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News > Economy
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Unemployment falls to 5.6%
graphic February 1, 2002: 11:12 a.m. ET

Unemployment rate fell in January while consumer sentiment surged.
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  • Special Report: 2002 World Economic Forum
  • Special Report: Eyes on the Fed
  • Fed leaves interest rates alone -- Jan. 30, 2002
  • Unexpected growth in 4Q U.S. GDP -- Jan. 30, 2002
  • Greenspan cautiously optimistic -- Jan. 24, 2002
  • Economists split on U.S. recovery -- Jan. 31, 2002
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  • U.S. Labor Dept.- Bureau of Labor Statistics
  • Institute for Supply Management
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    NEW YORK (CNN/Money) - The nation's unemployment rate dropped unexpectedly in January as employers reduced payrolls at the slowest pace since before the Sept. 11 attacks, the government said Friday.

    The jobless rate fell to 5.6 percent in January from 5.8 percent in December as employers cut 89,000 jobs from payrolls versus a revised loss of 130,000 jobs a month earlier. Job losses averaged 311,000 a month in the last three months of 2001.

    Separately, the nation's purchasing managers said a key gauge of manufacturing rose for the third straight month in January, a sign the sector may be poised to emerge from its 18-month slump.

    And a popular gauge of consumer sentiment rose to 93 in January from 88.8 in December, sources told Reuters. The January reading from the University of Michigan came in shy of analysts' forecasts of 94.2, according to Briefing.com.

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      graphic CNNfn's Tim O'Brien reports on unemployment numbers.

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    Economists had forecast unemployment would creep up to 5.9 percent and that payrolls would shrink by 50,000 in January.

    "It is certainly a mixed bag ... but I don't think it changes the broader picture that the worst for the economy is over and that we are slowly turning the corner," Doug Porter, senior economist at BMO Nesbitt Burns, told Reuters.

    Porter and other analysts said the recession that began last March could be ending. The government reported this week that the U.S. economy managed to grow at a 0.2 percent rate in the fourth quarter, fueling hopes of recovery.

    But Labor Department officials cautioned against reading too much into January's positive employment news. January tends to reflect large seasonal movements after the holidays, and that can skew the outlook on the job market.

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    "Obviously the payroll number was a little bit weaker, but the unemployment number was better than expected," said Anthony Chan, chief economist with Banc One Investment Advisors.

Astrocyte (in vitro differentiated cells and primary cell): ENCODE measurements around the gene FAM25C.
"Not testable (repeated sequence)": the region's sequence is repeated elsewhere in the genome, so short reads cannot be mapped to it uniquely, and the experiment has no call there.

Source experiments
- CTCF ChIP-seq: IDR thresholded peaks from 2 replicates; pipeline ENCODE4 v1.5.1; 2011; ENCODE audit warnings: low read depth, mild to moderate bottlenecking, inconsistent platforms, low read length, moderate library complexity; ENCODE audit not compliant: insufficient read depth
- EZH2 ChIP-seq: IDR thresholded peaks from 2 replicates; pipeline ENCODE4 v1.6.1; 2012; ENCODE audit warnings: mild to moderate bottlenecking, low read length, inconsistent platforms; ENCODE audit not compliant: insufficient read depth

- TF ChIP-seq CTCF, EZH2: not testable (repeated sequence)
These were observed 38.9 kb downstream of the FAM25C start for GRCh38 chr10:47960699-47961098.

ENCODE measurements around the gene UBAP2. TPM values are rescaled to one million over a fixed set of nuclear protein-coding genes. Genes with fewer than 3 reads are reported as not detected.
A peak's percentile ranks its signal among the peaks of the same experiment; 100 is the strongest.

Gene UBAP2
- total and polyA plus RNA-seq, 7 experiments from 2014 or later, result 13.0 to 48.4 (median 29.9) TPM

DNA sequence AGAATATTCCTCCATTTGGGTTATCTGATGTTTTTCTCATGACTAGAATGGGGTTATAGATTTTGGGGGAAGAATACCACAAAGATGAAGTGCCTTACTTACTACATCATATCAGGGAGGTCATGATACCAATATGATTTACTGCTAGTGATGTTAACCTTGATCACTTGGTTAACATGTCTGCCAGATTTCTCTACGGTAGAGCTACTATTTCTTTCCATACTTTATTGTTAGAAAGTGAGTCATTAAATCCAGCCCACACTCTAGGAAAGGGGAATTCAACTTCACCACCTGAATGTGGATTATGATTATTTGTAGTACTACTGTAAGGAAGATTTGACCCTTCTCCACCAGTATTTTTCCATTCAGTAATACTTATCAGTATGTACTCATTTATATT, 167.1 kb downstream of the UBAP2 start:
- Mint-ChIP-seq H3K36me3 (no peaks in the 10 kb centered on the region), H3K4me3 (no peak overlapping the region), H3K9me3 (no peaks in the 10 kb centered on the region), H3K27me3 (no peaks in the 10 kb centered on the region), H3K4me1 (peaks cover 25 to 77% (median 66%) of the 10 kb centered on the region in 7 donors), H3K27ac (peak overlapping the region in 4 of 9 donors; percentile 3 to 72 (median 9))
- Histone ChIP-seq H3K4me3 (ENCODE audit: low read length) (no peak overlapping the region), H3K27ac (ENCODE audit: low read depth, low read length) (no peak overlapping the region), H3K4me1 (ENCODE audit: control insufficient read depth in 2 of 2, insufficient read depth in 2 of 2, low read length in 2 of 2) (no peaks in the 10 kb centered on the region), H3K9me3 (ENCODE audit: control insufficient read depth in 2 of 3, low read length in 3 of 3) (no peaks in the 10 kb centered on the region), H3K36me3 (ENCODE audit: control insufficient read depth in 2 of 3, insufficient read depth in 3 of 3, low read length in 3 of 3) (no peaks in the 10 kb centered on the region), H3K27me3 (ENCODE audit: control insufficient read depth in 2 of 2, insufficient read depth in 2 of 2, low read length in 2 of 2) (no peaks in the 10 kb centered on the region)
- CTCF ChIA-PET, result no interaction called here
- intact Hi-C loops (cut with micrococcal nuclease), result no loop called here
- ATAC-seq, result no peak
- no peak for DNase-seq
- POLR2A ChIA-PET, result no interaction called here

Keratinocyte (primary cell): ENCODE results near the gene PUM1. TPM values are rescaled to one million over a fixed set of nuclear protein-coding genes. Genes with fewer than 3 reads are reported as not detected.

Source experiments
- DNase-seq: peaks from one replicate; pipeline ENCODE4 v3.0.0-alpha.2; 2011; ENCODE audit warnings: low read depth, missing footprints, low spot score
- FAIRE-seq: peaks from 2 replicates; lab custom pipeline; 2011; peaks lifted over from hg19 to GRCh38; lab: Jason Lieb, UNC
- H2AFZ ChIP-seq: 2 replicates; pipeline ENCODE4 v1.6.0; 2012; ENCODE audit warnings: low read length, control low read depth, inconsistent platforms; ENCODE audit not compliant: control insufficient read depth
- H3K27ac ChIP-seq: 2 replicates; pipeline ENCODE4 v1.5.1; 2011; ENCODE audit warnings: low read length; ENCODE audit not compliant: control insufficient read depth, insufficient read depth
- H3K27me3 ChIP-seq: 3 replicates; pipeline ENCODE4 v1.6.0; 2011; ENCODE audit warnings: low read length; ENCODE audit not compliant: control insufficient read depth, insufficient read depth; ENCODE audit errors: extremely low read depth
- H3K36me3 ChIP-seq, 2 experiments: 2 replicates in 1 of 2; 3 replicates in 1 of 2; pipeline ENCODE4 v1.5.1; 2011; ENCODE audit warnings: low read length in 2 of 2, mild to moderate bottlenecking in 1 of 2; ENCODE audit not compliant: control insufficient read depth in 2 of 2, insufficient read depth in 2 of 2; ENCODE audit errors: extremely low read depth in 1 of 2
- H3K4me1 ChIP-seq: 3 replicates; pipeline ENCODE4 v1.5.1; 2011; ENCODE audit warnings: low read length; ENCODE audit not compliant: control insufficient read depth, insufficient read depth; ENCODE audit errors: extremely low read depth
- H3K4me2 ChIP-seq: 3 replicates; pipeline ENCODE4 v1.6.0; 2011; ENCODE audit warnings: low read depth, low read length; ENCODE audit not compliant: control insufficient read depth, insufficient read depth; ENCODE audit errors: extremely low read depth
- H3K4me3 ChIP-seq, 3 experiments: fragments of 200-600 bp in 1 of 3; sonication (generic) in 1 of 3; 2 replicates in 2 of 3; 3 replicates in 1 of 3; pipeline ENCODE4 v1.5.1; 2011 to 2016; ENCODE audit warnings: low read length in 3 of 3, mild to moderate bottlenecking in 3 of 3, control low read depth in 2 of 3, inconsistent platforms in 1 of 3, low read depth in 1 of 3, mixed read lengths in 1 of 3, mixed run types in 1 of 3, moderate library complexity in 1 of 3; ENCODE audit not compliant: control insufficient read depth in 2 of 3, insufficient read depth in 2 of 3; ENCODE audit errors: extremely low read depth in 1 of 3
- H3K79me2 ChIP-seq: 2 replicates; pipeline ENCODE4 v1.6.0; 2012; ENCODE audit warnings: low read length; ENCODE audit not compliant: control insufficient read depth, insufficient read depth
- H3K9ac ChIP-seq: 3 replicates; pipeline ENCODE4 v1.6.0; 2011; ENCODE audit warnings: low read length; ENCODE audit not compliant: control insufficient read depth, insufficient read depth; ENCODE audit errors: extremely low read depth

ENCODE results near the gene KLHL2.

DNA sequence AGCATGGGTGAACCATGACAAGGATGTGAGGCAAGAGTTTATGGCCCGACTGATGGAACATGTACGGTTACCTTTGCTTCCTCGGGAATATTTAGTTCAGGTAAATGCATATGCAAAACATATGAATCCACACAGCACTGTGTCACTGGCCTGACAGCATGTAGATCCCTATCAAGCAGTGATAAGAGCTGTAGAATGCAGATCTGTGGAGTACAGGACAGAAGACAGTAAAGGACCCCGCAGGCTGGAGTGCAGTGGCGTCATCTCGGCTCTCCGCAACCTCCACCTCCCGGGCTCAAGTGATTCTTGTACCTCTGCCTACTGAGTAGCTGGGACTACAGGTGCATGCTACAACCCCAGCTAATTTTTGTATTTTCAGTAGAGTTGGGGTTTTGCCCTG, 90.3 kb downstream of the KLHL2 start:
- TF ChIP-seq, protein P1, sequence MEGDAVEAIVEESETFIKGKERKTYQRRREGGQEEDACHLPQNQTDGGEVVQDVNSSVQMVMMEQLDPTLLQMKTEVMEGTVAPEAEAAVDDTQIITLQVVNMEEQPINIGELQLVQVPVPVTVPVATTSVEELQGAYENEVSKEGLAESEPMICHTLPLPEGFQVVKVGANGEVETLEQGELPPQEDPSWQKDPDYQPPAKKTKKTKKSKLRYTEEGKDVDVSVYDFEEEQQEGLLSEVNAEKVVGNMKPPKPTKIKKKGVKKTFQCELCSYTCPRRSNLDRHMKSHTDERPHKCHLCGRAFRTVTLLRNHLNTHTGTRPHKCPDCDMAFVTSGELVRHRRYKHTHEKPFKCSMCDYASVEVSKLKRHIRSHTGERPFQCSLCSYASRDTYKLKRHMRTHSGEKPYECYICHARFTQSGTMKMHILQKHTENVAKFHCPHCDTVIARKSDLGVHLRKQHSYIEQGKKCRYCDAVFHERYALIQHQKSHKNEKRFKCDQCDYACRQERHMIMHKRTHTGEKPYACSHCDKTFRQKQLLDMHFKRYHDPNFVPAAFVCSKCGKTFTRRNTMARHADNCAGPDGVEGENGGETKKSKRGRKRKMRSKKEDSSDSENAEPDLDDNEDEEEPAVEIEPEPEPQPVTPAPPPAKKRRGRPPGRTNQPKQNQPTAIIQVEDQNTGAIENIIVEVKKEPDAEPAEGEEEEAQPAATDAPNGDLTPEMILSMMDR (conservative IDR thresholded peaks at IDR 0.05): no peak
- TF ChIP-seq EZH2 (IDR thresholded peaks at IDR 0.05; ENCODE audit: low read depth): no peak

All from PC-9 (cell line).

On Wall Street, stocks were mostly lower as investors had factored in the signs of improvement in the economy.

    The reports come two days after the Federal Reserve decided to leave interest rates alone following 11 consecutive cuts -- a sign to many that the economy may be poised for a rebound.

    In its accompanying statement, the Fed cautioned that signs still point to economic weakness, leaving the door open to future rate cuts. But the nation's central bank sounded considerably more upbeat than in recent times, saying "the outlook for economic recovery has become more promising."

    The Fed started cutting rates 13 months ago as consumers began turning cautious and employers accelerated job-cutting to boost weak bottom lines. The Sept. 11 terrorist attacks added to consumer nervousness heading into the holiday season, which turned out to be one of the most disappointing for retailers in a decade. Consumer spending is key as it fuels two-thirds of the economy.

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    Still, analysts have said unemployment is likely to continue rising even as the economy rebounds, since employers hesitate to start hiring until after the rebound gains strength. Companies have cut payrolls by 1.4 million since last March, which is when a panel of prominent economists say the recession started.

    Employment in manufacturing, which has been hardest hit by the downturn, fell by 89,000 jobs in January, compared with average losses of 137,000 a month during the fourth quarter of 2001.

    Construction jobs fell by 54,000 despite unseasonably warm weather, which usually benefits the industry. Service industry jobs such as those at hotels and computer services, badly impacted by the Sept. 11 terrorist attacks, were unchanged after dropping by 192,000 in the fourth quarter.

    Transportation and public utilities jobs were also unchanged after the sector slashed 211,000 jobs over the past seven months.

    Meanwhile, average hourly earnings were unchanged in January at $14.59. graphic

      RELATED STORIES

    Special Report: 2002 World Economic Forum

    Special Report: Eyes on the Fed

    Fed leaves interest rates alone -- Jan. 30, 2002

    Unexpected growth in 4Q U.S. GDP -- Jan. 30, 2002

    Greenspan cautiously optimistic -- Jan. 24, 2002

    Economists split on U.S. recovery -- Jan. 31, 2002

      RELATED LINKS

    U.S. Labor Dept.- Bureau of Labor Statistics

    Institute for Supply Management





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